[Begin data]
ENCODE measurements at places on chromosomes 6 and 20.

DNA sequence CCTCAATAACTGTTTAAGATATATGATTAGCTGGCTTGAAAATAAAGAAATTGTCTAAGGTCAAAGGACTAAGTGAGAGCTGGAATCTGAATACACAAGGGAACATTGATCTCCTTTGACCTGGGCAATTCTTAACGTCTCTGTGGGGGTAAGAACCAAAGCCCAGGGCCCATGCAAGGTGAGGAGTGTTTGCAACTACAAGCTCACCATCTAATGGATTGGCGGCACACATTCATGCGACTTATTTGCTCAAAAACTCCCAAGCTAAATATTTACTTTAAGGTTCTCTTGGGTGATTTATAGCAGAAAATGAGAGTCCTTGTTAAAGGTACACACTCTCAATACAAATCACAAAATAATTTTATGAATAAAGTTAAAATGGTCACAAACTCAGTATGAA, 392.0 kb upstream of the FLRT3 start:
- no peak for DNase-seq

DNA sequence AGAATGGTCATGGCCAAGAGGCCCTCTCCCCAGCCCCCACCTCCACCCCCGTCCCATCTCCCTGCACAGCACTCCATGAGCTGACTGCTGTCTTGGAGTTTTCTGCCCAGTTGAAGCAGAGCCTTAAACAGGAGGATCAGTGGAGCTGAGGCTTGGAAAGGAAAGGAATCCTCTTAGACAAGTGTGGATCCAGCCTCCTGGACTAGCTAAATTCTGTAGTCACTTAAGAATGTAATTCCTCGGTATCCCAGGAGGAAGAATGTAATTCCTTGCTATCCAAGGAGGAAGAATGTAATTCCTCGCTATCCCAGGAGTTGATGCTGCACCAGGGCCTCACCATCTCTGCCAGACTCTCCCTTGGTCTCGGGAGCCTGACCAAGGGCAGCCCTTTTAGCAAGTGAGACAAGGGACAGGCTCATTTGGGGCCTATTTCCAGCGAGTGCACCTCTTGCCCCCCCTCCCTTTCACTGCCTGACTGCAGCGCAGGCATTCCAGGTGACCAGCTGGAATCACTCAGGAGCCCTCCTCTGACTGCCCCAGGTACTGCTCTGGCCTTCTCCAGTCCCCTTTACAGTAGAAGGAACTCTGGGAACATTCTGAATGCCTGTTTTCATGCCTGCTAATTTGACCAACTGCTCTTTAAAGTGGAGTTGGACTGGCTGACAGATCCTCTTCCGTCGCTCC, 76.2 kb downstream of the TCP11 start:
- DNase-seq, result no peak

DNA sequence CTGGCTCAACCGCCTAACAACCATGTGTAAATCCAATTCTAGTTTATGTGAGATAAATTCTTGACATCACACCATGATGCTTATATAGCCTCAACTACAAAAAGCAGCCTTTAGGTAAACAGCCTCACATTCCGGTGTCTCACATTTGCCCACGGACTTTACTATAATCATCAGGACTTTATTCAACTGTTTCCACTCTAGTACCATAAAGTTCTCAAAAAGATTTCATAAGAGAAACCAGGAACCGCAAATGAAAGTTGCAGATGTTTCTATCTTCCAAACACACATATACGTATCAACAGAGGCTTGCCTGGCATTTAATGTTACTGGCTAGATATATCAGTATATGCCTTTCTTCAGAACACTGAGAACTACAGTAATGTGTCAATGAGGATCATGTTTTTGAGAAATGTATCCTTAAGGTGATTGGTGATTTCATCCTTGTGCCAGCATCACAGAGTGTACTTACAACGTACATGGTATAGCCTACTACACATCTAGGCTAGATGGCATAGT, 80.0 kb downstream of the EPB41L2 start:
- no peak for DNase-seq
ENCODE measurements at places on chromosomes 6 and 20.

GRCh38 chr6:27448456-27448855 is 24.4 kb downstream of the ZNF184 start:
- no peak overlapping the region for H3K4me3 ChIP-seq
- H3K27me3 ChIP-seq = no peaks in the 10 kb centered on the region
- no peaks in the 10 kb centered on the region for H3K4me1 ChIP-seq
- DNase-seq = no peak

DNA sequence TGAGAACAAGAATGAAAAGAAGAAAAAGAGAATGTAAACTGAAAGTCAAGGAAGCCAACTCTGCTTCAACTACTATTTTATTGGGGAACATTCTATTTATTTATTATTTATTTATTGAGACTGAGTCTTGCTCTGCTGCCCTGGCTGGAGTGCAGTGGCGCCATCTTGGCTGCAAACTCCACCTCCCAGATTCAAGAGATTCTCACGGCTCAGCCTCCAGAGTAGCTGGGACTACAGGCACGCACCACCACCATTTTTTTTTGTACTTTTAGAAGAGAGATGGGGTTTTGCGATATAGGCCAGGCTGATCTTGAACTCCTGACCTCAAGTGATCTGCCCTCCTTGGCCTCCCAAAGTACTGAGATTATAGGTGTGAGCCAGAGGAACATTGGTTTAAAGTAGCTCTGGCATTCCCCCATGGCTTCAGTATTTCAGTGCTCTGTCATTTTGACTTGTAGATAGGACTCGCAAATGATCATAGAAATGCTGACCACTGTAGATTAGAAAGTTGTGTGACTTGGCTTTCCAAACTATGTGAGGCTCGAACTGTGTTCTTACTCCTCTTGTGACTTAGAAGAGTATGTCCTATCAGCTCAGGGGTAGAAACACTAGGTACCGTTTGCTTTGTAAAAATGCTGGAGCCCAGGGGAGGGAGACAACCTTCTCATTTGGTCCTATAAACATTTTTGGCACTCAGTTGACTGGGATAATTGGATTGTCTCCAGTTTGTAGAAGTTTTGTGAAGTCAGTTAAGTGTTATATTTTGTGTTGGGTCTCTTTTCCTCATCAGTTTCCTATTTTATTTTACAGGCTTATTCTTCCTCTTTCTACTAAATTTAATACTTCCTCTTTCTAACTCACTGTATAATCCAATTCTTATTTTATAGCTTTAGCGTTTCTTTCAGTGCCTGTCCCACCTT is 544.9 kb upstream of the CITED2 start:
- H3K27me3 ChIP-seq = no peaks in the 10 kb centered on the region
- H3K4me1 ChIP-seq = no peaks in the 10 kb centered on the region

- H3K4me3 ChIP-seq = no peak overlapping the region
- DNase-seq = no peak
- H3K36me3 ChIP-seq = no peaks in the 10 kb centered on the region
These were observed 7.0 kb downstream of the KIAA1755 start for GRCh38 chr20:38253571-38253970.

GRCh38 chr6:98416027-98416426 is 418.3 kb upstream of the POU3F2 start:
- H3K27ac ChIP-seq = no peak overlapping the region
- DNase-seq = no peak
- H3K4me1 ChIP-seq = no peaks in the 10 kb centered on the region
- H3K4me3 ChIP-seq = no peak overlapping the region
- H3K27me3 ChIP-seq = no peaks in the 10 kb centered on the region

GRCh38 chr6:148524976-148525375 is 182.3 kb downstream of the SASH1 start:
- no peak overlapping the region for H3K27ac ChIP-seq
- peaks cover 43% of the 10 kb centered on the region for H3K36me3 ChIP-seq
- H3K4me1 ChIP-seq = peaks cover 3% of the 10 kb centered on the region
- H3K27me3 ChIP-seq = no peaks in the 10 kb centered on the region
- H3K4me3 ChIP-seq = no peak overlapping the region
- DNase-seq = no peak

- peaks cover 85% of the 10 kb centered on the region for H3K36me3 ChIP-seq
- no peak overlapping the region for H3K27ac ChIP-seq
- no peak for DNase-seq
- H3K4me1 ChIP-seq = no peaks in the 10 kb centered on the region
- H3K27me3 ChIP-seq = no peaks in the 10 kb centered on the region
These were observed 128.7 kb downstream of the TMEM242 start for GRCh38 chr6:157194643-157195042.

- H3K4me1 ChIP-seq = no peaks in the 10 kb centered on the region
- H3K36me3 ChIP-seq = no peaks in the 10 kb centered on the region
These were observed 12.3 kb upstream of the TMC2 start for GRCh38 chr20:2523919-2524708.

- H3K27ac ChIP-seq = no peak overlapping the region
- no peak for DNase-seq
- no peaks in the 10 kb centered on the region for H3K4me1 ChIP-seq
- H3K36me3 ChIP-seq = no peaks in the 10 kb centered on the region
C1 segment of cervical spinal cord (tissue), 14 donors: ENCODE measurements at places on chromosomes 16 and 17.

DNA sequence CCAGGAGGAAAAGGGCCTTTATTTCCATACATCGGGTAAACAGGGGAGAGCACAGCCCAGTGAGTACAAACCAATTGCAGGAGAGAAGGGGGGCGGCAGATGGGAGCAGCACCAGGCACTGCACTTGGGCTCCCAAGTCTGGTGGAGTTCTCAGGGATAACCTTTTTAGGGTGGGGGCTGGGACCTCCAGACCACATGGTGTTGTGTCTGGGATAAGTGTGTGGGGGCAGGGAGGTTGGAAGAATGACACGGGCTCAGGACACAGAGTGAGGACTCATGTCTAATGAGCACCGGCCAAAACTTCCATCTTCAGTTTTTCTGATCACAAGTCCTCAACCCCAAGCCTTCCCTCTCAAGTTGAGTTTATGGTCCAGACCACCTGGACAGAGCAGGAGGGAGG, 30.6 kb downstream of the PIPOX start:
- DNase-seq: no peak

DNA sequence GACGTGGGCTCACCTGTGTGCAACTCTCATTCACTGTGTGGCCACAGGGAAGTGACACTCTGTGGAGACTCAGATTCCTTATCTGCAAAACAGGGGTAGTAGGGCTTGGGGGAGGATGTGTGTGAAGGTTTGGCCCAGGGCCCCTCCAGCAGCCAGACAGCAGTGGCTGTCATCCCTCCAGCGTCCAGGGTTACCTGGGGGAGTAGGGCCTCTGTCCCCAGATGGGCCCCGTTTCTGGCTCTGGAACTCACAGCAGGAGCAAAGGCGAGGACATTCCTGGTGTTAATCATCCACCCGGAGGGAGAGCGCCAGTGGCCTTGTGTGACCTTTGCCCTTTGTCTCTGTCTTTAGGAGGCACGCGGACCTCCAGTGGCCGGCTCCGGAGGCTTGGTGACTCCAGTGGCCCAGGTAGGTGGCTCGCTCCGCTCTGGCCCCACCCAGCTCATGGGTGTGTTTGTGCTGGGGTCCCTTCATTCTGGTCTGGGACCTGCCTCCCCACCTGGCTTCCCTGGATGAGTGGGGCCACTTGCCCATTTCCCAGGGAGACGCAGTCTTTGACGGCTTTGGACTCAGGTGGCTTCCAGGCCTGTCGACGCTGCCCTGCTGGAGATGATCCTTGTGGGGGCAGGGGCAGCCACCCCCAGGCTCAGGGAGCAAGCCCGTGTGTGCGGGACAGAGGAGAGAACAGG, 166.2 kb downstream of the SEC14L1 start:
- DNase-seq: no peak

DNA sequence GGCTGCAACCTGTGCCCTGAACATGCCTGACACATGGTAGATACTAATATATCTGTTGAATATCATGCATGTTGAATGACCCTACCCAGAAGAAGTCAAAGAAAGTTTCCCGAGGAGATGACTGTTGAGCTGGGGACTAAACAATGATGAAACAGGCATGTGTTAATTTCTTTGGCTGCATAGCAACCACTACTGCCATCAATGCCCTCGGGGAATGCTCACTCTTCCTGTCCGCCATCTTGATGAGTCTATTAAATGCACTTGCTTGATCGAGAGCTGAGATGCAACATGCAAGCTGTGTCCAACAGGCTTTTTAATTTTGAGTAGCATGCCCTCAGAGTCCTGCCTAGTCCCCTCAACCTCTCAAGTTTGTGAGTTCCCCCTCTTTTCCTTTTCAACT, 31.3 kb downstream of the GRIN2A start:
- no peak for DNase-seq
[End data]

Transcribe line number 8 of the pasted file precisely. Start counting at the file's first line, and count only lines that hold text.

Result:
ENCODE measurements at places on chromosomes 6 and 20.